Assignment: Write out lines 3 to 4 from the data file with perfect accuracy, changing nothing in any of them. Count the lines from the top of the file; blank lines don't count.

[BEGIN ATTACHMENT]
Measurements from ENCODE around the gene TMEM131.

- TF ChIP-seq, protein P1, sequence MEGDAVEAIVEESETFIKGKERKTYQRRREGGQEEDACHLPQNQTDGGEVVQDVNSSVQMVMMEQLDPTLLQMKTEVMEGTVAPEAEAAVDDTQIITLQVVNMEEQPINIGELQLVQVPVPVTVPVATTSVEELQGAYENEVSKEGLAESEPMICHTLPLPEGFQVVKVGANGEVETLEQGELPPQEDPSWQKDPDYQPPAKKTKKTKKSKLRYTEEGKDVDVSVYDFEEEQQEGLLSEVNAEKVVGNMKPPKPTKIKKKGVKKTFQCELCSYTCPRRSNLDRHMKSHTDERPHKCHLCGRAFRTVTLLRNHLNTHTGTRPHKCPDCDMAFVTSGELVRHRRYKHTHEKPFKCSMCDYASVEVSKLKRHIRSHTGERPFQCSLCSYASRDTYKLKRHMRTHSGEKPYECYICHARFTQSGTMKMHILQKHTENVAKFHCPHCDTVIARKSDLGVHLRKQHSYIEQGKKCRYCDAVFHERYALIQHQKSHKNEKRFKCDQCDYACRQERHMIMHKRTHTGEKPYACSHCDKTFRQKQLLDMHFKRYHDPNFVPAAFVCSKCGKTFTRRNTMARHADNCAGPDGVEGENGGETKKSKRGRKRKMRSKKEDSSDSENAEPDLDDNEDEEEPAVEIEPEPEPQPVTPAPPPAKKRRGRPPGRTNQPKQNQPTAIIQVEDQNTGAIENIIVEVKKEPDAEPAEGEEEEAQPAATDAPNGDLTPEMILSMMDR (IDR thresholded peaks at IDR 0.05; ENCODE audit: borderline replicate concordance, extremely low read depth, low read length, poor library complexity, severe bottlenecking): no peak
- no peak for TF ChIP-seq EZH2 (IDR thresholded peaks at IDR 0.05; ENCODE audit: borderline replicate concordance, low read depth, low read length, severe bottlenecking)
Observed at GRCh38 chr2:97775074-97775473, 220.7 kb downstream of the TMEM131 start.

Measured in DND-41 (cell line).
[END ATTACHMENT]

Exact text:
- no peak for TF ChIP-seq EZH2 (IDR thresholded peaks at IDR 0.05; ENCODE audit: borderline replicate concordance, low read depth, low read length, severe bottlenecking)
Observed at GRCh38 chr2:97775074-97775473, 220.7 kb downstream of the TMEM131 start.